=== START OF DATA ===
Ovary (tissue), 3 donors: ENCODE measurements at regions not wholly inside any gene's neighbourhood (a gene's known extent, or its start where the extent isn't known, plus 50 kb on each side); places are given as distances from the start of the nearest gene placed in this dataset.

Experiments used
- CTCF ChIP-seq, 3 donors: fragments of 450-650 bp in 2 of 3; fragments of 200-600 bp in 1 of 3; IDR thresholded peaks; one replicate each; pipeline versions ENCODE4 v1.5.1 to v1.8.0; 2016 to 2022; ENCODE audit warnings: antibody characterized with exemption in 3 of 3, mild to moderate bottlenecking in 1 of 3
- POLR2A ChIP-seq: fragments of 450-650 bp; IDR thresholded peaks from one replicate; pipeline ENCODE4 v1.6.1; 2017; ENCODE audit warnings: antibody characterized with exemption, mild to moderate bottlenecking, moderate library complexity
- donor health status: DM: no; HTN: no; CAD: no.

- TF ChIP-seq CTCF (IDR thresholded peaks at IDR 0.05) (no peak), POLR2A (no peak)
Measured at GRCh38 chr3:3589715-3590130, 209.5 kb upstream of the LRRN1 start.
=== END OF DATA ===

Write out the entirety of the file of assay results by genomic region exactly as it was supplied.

Ovary (tissue), 3 donors: ENCODE measurements at regions not wholly inside any gene's neighbourhood (a gene's known extent, or its start where the extent isn't known, plus 50 kb on each side); places are given as distances from the start of the nearest gene placed in this dataset.

Experiments used
- CTCF ChIP-seq, 3 donors: fragments of 450-650 bp in 2 of 3; fragments of 200-600 bp in 1 of 3; IDR thresholded peaks; one replicate each; pipeline versions ENCODE4 v1.5.1 to v1.8.0; 2016 to 2022; ENCODE audit warnings: antibody characterized with exemption in 3 of 3, mild to moderate bottlenecking in 1 of 3
- POLR2A ChIP-seq: fragments of 450-650 bp; IDR thresholded peaks from one replicate; pipeline ENCODE4 v1.6.1; 2017; ENCODE audit warnings: antibody characterized with exemption, mild to moderate bottlenecking, moderate library complexity
- donor health status: DM: no; HTN: no; CAD: no.

- TF ChIP-seq CTCF (IDR thresholded peaks at IDR 0.05) (no peak), POLR2A (no peak)
Measured at GRCh38 chr3:3589715-3590130, 209.5 kb upstream of the LRRN1 start.